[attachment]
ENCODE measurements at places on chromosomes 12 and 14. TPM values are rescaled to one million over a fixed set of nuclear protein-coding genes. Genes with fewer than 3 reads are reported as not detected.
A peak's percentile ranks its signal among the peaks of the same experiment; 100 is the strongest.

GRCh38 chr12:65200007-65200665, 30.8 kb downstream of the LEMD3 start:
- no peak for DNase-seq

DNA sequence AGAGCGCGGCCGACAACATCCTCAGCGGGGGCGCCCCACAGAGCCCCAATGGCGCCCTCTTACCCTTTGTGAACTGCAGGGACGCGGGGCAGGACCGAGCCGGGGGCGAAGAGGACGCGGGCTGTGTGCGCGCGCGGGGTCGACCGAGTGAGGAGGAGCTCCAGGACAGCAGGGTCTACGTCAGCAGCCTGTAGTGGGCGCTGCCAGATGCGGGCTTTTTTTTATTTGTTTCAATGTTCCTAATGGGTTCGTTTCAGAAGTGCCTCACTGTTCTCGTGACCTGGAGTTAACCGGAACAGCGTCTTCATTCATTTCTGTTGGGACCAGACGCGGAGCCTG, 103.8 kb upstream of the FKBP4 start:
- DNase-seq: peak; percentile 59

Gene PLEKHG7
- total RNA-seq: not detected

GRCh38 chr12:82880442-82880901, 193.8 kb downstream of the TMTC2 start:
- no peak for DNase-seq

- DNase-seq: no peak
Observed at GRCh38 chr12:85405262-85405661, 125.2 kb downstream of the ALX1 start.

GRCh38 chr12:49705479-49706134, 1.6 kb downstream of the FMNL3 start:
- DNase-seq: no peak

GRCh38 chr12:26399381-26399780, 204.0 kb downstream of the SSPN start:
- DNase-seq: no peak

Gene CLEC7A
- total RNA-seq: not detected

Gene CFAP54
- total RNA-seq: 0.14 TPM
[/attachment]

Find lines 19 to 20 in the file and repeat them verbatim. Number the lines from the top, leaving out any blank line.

Gene CFAP54
- total RNA-seq: 0.14 TPM